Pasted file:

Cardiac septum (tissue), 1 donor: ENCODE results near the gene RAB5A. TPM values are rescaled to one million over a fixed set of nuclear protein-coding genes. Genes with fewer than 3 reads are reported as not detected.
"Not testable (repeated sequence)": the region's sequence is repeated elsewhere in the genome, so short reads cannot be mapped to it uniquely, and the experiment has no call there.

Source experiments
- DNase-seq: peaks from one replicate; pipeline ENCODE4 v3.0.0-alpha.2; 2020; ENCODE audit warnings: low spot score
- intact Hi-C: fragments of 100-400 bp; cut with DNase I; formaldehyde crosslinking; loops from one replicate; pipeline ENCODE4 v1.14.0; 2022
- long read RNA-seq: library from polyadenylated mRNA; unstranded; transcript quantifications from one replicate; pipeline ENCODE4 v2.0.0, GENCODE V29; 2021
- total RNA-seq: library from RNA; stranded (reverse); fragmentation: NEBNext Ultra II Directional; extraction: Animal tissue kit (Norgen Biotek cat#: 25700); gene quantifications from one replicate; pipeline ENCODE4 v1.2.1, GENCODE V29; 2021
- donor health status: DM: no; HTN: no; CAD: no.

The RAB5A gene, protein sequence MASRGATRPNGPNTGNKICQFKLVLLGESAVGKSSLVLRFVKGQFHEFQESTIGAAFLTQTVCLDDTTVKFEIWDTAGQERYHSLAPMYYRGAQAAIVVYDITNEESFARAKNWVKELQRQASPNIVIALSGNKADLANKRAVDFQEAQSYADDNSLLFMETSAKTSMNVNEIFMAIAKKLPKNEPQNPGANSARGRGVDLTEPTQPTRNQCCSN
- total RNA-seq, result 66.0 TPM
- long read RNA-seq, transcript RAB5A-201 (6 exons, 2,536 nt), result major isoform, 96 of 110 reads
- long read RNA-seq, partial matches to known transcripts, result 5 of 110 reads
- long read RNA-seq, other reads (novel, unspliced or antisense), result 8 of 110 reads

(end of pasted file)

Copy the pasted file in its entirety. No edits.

Cardiac septum (tissue), 1 donor: ENCODE results near the gene RAB5A. TPM values are rescaled to one million over a fixed set of nuclear protein-coding genes. Genes with fewer than 3 reads are reported as not detected.
"Not testable (repeated sequence)": the region's sequence is repeated elsewhere in the genome, so short reads cannot be mapped to it uniquely, and the experiment has no call there.

Source experiments
- DNase-seq: peaks from one replicate; pipeline ENCODE4 v3.0.0-alpha.2; 2020; ENCODE audit warnings: low spot score
- intact Hi-C: fragments of 100-400 bp; cut with DNase I; formaldehyde crosslinking; loops from one replicate; pipeline ENCODE4 v1.14.0; 2022
- long read RNA-seq: library from polyadenylated mRNA; unstranded; transcript quantifications from one replicate; pipeline ENCODE4 v2.0.0, GENCODE V29; 2021
- total RNA-seq: library from RNA; stranded (reverse); fragmentation: NEBNext Ultra II Directional; extraction: Animal tissue kit (Norgen Biotek cat#: 25700); gene quantifications from one replicate; pipeline ENCODE4 v1.2.1, GENCODE V29; 2021
- donor health status: DM: no; HTN: no; CAD: no.

The RAB5A gene, protein sequence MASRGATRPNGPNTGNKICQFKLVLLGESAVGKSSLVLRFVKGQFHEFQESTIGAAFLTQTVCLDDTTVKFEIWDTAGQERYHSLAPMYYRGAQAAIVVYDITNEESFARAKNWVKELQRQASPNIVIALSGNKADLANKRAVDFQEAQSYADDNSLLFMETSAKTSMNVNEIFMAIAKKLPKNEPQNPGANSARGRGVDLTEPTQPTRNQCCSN
- total RNA-seq, result 66.0 TPM
- long read RNA-seq, transcript RAB5A-201 (6 exons, 2,536 nt), result major isoform, 96 of 110 reads
- long read RNA-seq, partial matches to known transcripts, result 5 of 110 reads
- long read RNA-seq, other reads (novel, unspliced or antisense), result 8 of 110 reads